Wednesday, May 23, 2018

Placing people in their own historical context

Between 1998-2000, I worked on a digitization demonstration project in Fairport, NY on women's suffrage.  The web site for Winning the Vote has changed since then, but it does still exist. What also still exists are the lessons I learned, and there is one that I want to talk about in a new context.
Carte de visite showing Frederick Douglass


For each suffragist profiled, we had a biography written.  As the project manager, I reviewed everything before it went online, including the biographies. As an African American, the biography of Frederick Douglass caused me to ask questions. The acceptable words used to describe an African American have changed drastically since the 1800s. While it is possible to write about Douglass without using any of them, what words should be used to describe his second wife, who was not a woman of color?  We all knew that detail needed to be stated, but what would be the correct words? I spent a long time asking people of their opinion.  I even asked the question on a couple email discussion lists. I didn't feel as if I received good answers and my choice - European American - was not yet a term that was widely used (and it still isn't).  Thankfully, our project historian located text of Douglass talking about his second wife and that text is how we talked about her.  He said:
No man, perhaps, had ever more offended popular prejudice than I had then lately done. I had married a wife. People who had remained silent over the unlawful relations of white slave masters with their colored slave women loudly condemned me for marrying a wife a few shades lighter than myself. They would have had no objection to my marrying a person much darker in complexion than myself, but to marry one much lighter, and of the complexion of my father rather than of that of my mother, was, in the popular eye, a shocking offense, and one for which I was to be ostracized by white and black alike. (Douglass, Life and Times… p. 534.)


Many weeks ago, I participated in a webinar where the first two speakers started their presentations by placing themselves in a theoretical or cultural context.  When it became my turn, I quickly did the same, although I had not planned on doing so. At this point, I don't remember what I said about myself, but it likely included that I come from a corporate background and that I'm originally from south-central Pennsylvania (and yes that does matter).  I believe the other two women included in their descriptions the theories they use for their mental models.

A few weeks ago, I was at a training session where we were asked to provide our preferred pronouns when we introduced ourselves.  This was not my first encounter with the need to do this, but the first time that one person's preferred pronouns (they/them/their) caused a bit of angst among a couple of the participants.

When we look at historical figures - those who are no longer living - we often have to put them in context, because they did not do that for themselves. Most did not publicly state what words they wanted used when describing them.  Nor did they state the framework they used when thinking about an issue.  We use whatever information we can find to try to build that context, knowing that it could be quite flawed.  A good example of this is Eleanor Roosevelt's relationship with two of her female friends.  People guess and speculate, but Roosevelt left nothing behind to put those friendships in a context, which answers the questions we have.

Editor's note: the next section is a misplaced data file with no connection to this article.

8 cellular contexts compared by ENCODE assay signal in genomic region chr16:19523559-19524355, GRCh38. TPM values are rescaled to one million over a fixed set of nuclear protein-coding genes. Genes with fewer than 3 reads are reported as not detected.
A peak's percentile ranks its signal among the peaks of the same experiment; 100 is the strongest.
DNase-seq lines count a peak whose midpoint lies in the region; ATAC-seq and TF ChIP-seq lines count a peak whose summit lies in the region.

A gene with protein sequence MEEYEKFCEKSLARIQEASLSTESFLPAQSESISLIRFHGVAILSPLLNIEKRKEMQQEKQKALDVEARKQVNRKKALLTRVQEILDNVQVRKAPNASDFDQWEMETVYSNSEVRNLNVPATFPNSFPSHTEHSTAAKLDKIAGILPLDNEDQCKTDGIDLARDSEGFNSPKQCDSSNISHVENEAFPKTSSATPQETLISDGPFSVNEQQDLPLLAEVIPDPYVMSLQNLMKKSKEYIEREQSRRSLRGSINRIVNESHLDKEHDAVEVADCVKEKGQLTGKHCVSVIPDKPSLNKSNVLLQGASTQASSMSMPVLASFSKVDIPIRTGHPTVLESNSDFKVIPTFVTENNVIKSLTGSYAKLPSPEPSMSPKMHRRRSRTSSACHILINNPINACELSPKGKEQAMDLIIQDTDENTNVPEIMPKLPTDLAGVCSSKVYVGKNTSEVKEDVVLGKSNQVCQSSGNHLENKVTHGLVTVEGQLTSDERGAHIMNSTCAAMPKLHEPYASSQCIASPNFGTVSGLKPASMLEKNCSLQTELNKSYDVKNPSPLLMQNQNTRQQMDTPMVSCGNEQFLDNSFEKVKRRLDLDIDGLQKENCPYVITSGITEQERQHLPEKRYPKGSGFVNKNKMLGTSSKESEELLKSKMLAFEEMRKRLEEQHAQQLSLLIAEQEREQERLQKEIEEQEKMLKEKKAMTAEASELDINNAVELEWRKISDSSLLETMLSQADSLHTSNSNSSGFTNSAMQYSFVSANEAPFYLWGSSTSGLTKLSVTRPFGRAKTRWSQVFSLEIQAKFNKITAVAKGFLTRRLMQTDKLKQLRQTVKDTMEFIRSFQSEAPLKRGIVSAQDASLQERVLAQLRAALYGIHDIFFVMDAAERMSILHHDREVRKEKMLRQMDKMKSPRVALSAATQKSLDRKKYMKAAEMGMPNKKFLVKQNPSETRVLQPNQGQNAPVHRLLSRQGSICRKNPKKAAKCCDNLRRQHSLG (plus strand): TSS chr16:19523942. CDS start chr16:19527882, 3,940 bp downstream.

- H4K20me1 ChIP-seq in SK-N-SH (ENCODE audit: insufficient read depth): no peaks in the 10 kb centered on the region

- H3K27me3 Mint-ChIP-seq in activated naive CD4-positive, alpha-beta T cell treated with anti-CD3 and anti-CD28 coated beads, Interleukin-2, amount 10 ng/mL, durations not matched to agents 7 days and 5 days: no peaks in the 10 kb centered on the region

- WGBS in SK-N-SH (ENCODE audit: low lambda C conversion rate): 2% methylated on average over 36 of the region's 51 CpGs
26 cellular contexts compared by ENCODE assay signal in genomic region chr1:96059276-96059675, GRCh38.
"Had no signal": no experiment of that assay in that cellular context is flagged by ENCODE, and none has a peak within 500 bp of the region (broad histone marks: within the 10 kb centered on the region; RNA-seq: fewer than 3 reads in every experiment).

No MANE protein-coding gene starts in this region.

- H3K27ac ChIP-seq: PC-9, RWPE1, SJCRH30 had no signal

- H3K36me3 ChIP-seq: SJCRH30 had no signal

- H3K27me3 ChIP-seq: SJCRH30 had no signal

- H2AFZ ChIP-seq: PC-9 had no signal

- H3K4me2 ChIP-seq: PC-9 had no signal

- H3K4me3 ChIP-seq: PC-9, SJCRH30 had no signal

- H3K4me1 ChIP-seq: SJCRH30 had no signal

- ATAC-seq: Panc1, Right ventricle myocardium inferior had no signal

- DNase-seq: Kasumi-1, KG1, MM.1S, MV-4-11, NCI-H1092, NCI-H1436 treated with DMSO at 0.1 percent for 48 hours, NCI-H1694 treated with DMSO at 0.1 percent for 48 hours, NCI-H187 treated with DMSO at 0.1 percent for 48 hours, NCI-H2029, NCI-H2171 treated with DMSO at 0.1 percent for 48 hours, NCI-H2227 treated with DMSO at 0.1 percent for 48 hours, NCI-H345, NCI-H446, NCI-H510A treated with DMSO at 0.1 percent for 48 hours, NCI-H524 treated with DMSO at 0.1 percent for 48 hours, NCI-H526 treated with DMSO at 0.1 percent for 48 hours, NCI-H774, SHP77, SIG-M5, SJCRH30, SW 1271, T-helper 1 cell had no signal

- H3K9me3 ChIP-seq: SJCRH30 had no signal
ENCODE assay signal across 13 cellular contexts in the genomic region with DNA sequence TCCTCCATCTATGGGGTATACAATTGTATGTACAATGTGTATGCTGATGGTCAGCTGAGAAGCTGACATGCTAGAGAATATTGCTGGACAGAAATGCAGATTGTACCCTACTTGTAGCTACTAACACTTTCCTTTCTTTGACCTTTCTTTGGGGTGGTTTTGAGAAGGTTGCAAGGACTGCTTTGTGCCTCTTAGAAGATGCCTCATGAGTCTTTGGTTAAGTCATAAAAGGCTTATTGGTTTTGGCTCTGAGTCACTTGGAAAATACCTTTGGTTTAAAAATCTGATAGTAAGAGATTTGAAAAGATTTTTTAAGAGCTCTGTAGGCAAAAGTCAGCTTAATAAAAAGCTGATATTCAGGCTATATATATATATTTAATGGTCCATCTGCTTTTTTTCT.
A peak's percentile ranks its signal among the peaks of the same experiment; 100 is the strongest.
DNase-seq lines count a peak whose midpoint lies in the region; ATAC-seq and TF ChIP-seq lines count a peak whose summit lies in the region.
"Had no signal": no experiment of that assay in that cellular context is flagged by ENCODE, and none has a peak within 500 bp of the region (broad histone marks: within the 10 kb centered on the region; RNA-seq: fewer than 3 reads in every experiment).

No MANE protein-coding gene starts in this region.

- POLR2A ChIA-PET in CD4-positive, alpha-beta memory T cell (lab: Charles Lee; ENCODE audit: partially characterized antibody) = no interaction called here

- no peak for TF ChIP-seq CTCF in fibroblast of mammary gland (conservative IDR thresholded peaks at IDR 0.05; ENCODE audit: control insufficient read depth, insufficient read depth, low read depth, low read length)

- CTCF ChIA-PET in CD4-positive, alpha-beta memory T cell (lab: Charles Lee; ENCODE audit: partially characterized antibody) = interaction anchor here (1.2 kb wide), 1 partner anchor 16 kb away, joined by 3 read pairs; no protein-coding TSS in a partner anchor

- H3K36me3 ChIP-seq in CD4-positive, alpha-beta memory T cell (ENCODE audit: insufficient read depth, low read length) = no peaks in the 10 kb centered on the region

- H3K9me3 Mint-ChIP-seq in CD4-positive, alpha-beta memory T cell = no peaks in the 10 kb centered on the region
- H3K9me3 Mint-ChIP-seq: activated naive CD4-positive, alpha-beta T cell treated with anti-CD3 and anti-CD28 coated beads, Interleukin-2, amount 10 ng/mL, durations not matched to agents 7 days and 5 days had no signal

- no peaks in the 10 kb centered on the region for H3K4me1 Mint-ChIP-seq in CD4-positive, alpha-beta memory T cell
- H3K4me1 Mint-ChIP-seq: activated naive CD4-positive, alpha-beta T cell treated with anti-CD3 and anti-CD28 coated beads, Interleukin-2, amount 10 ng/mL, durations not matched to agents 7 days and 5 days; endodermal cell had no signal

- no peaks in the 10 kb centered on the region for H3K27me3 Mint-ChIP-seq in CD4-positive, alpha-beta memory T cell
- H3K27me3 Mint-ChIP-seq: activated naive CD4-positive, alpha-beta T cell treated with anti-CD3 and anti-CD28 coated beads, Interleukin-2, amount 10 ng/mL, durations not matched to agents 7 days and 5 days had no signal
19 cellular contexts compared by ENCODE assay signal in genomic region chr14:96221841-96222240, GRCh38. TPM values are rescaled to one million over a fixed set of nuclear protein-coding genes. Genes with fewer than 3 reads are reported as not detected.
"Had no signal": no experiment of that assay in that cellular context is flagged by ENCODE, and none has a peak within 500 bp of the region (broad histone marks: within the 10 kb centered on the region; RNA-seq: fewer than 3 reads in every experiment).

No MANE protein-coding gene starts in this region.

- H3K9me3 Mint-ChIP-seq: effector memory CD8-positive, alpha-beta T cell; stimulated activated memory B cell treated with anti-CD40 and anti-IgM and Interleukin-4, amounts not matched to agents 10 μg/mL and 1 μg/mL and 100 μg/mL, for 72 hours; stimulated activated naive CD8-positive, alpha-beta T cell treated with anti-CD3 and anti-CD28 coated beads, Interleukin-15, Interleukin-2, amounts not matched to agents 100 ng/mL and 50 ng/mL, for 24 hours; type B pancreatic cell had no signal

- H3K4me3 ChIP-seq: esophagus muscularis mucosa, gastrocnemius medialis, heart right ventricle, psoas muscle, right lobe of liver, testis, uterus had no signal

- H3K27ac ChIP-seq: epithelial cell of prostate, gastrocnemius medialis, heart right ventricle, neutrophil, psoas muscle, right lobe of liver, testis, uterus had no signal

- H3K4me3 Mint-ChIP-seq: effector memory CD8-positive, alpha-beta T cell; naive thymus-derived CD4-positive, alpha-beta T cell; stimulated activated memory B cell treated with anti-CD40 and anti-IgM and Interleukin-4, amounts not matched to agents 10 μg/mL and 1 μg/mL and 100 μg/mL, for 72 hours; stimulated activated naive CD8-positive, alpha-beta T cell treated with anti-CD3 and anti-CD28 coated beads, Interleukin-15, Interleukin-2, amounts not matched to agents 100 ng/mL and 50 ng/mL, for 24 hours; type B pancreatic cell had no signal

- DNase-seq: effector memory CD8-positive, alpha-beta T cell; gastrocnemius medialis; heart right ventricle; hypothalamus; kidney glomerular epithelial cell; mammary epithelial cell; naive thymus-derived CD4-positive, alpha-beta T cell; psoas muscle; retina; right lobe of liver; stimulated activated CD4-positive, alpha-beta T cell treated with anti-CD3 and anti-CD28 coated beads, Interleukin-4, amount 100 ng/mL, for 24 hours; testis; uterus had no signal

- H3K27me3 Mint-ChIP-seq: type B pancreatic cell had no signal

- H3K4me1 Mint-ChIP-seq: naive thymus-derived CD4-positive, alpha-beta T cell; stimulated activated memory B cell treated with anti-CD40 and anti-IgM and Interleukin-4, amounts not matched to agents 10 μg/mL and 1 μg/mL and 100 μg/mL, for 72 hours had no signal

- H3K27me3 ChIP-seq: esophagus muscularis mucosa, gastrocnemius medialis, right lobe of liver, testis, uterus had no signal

While we were fortunate with Winning the Vote to find text of Douglass talking about his second wife, we really don't know what words he or she (Helen Pitts Douglass) used to describe her ethnicity.  Now, however, we have an opportunity to build the context for a living individual whom we are adding to a repository (e.g., The History Makers).  What might we capture in text or metadata?  The first thoughts that come to my mind are:
  • How the person prefers to be addressed. This would include pronouns as well as  honorifics.  I think of Mrs. Medgar Evers (Myrlie Evers-Williams) who has spoken publicly on what it means to her when someone she does not know calls her first name.
  • Better information on the person's ethnicity.  With more people having their DNA tested, we should capture more than the category the person fits into for the Census.  Personally, my ethnicity is more complicated that I thought, based on my DNA results, yet I identify out of habit as being African American.
  • The words and phrases the person uses to describe himself/herself/themselves.  This might be how the person describes their work or personal life.  For example - and thinking of a family member - is the person an architect, artist, professor, or all three?
  • The person's gender, gender identity, and sexual orientation. While a person might not want to have this shared publicly, I would hope that the person would understand its usefulness, in terms of context, in the future.  I think of David Bowie, how he lived his life, and then the speculations which occurred after his death.
  • Information on what influenced the person.  This could be where the person grew up, what tradition the person was trained in, or something else.
Yes, that would be work and, yes, that would be helpful.  In 100 years, when the words we use to describe people have changed again, knowing how someone described themselves would solve a headache that I know will occur.

By the way, perhaps we each should get this started by writing this information for ourselves and placing it somewhere were it can be found (online or offline).

The photo is of a Carte de visite showing Frederick Douglass. This work is the collection of St. John Fisher College, Lavery Library.

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